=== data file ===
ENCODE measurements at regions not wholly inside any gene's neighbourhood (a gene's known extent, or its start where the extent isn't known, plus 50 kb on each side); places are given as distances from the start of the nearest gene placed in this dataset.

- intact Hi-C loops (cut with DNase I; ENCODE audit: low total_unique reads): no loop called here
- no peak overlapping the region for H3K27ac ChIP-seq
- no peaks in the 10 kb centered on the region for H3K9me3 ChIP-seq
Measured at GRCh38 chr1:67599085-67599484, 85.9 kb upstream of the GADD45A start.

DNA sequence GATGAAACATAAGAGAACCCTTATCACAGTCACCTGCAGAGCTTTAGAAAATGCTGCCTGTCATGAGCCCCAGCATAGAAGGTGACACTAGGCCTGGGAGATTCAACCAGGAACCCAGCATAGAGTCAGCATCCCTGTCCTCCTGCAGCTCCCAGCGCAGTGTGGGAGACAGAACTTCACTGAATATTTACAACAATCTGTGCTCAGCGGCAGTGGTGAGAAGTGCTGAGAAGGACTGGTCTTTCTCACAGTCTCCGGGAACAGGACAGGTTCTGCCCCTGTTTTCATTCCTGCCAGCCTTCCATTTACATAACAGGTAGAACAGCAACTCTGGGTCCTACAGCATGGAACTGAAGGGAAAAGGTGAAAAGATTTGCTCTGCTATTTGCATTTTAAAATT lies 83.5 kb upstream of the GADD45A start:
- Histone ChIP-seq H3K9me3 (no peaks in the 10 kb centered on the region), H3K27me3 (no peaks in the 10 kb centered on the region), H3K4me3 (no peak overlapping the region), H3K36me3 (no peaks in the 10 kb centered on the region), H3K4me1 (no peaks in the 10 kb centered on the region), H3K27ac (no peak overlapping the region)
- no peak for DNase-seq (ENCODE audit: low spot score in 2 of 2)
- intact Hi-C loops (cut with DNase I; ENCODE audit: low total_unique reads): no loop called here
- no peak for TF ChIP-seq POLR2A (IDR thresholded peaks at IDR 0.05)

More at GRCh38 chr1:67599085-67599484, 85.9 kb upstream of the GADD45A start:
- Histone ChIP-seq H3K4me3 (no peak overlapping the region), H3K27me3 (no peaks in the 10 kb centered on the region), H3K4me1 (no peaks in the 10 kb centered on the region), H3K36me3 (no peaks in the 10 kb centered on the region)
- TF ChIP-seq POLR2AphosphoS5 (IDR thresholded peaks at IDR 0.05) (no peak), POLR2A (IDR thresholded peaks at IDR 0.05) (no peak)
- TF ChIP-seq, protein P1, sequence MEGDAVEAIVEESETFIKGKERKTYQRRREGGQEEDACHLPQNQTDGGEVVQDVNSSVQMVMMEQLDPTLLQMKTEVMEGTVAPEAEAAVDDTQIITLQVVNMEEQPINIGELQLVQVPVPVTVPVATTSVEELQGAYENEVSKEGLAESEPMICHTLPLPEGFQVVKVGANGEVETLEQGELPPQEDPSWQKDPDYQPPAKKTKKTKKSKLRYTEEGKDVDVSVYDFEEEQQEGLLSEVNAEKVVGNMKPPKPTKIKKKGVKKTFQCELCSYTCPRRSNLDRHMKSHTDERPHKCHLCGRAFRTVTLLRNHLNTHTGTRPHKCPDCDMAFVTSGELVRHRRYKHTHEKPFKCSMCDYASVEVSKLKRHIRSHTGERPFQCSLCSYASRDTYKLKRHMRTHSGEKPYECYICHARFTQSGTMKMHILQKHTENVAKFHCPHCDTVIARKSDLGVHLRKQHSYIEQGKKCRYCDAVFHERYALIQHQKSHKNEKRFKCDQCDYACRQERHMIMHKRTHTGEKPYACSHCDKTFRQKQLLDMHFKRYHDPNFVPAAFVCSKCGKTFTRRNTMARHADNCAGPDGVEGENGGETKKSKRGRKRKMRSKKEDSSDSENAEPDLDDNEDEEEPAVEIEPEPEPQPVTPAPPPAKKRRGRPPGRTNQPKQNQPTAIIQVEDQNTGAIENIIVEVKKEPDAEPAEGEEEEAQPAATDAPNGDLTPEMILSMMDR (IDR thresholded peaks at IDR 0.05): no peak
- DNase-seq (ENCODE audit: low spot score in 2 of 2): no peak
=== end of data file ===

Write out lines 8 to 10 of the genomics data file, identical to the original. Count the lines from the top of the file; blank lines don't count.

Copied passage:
- no peak for DNase-seq (ENCODE audit: low spot score in 2 of 2)
- intact Hi-C loops (cut with DNase I; ENCODE audit: low total_unique reads): no loop called here
- no peak for TF ChIP-seq POLR2A (IDR thresholded peaks at IDR 0.05)